An Uppercase and Lowercase Alphabet Game

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This is a fun and simple activity that doesn’t take long to make or do.  Alphabet Toss-Up incorporates movement into learning to get kids’ interest piqued and provides practice differentiating between upper and lowercase letters!  

This game is probably best for ages 3-7 or preschool, kindergarten, and first grades.

an uppercase and lowercase alphabet game

Alphabet Toss-Up

Materials Needed:
* Card stock or unlined index cards
* Pen or marker

Making the Alphabet Cards:
1.  Cut the paper into small uniform squares, rectangles, or whatever shape you want to use.
2.  Write uppercase letters on one side and lowercase letters on the other side.

Playing Alphabet Toss-Up:
1.  Hand the cards to the child and ask them to toss the cards into the air.  
2.  Fan the pile out manually with your hands if it ends up too bunched up, or allow the child to retoss until you get a good spread of cards.  This is the fun part!
3.  Have the child flip all the cards over to uppercase, or alternately, to lowercase.


Keep it Simple:
1.  Start with all cards of the same letter, as in the photo above.
2.  Limit the overall number of cards used to avoid causing frustration.

Create a Challenge:
1.  Use a larger number of cards overall.
2.  Use different letters in the same toss-up — start with cards of 2 or 3 different letters at once, and advance to a higher number of different letters included as the child’s mastery increases.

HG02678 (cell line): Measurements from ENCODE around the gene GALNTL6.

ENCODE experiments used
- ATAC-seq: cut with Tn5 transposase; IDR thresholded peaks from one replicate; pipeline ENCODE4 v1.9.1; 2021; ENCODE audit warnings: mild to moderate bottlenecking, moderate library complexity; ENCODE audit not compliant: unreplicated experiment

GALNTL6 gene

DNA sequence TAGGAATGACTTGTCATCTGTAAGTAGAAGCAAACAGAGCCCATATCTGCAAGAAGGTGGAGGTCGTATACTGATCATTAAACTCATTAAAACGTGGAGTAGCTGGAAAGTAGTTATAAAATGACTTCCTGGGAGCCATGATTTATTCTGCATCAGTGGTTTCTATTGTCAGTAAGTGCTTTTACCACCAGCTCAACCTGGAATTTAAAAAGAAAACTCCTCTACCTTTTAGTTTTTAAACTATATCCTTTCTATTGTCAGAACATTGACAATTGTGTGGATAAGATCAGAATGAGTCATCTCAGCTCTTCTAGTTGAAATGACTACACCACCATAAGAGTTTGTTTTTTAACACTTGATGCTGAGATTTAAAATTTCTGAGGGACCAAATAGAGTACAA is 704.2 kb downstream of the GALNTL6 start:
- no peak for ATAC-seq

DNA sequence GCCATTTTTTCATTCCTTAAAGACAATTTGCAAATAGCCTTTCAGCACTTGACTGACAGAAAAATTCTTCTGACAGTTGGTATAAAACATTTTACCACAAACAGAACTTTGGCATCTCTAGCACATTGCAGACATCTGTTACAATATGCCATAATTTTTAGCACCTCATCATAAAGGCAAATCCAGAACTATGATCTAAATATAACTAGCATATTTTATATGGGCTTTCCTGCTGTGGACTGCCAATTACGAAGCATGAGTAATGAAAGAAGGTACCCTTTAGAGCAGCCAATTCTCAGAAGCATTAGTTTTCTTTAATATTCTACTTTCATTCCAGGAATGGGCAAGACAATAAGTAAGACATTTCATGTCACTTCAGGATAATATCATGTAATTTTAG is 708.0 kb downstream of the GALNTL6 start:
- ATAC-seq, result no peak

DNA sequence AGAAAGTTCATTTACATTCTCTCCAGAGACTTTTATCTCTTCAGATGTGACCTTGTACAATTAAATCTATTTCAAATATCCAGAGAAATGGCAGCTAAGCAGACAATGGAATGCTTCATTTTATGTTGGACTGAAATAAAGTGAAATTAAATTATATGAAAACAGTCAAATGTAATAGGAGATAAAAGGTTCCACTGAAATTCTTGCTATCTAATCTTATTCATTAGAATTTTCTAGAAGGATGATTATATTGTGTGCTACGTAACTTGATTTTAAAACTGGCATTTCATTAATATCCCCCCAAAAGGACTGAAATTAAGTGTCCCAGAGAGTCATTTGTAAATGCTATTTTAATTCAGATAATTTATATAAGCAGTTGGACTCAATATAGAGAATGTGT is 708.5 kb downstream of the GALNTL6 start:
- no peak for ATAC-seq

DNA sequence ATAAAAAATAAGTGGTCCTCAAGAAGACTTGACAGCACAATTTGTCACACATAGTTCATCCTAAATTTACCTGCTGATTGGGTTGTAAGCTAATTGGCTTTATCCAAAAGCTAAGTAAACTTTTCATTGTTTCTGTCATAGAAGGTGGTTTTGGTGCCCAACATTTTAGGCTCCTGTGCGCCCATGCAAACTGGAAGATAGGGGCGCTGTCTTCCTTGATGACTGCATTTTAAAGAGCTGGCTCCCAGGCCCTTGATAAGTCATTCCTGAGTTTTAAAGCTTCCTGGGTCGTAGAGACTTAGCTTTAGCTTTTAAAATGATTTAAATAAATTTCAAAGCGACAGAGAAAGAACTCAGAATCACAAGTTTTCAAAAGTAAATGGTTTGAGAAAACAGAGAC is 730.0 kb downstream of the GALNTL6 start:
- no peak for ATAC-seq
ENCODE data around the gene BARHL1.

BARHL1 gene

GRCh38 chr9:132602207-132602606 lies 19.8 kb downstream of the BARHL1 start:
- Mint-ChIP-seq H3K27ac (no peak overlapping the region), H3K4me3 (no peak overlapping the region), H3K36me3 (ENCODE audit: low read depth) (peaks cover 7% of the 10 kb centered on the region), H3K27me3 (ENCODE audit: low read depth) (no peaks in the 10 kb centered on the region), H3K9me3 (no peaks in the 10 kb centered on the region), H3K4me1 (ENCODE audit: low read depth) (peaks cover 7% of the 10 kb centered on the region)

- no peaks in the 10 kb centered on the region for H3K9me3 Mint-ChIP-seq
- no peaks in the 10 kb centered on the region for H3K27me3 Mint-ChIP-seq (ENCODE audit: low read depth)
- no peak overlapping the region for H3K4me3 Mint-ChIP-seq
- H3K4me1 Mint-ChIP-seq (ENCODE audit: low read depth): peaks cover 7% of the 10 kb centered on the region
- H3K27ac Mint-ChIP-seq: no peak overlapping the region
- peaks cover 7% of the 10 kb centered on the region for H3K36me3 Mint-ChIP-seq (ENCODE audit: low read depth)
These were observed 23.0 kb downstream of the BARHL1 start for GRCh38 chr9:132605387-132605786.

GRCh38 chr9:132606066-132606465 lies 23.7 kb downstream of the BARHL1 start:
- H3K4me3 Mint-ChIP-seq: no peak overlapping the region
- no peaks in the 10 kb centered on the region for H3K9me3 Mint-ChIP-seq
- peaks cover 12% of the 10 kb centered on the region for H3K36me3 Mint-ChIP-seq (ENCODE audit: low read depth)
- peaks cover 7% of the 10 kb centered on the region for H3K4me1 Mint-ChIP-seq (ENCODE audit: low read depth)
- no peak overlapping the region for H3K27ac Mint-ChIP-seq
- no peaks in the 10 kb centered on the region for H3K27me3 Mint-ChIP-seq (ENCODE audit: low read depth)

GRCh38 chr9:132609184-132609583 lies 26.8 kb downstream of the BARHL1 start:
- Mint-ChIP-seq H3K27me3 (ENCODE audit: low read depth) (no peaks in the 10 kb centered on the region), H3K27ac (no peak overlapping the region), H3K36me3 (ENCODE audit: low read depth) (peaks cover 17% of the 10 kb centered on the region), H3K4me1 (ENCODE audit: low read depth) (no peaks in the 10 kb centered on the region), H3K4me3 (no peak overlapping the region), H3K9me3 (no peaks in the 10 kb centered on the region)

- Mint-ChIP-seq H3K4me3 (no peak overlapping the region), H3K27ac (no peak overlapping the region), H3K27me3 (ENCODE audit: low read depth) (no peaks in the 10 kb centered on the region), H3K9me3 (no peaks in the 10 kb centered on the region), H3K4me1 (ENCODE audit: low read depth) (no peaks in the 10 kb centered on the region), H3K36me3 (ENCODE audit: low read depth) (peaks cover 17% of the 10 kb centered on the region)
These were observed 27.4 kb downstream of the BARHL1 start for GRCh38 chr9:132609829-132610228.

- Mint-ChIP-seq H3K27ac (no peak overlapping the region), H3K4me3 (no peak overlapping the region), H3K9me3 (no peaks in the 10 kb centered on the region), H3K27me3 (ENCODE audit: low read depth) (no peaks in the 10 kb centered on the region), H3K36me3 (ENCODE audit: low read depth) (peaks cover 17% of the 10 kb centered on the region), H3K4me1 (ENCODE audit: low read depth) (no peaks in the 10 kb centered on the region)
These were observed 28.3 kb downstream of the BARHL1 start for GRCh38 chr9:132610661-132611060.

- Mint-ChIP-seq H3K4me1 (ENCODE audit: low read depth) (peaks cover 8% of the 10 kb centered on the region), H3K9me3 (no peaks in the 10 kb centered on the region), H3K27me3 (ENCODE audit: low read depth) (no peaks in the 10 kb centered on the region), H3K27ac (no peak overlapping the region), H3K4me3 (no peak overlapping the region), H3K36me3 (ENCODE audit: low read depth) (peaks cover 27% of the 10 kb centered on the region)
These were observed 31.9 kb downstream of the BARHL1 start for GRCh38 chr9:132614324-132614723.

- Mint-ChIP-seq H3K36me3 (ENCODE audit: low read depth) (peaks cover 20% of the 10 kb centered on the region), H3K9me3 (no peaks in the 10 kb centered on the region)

3.  Use a timer to see how fast the child can get all the cards flipped correctly.  Repeat and see if they can beat their own time!  Only do this if the child enjoys it.  Some kids will not like the pressure a timer adds, but some like the motivation of racing against the clock.  You could even create a chart to record the times.

Other Variations:
1.  Instead of flipping the cards to all uppercase or all lowercase, have the child sort the cards into an uppercase pile and a lowercase pile depending on how the cards fell after the toss-up.  Count how many uppercase letters there are.  Count how many lowercase letters there are.  Were there more uppercase letters or more lowercase letters in the toss-up?  Try it again and compare.  You could also chart the numbers.

an uppercase and lowercase alphabet game

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Genny Upton

A former teacher turned stay at home mom to two preschool aged children. Creator (and writer) at In Lieu of Preschool and Parent Teach Play. Currently publishing my first children's picture book!

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  • Cristina says:

    Great ! Thanks I am going to use it with my students ASAP. Thanks Again for sharing.

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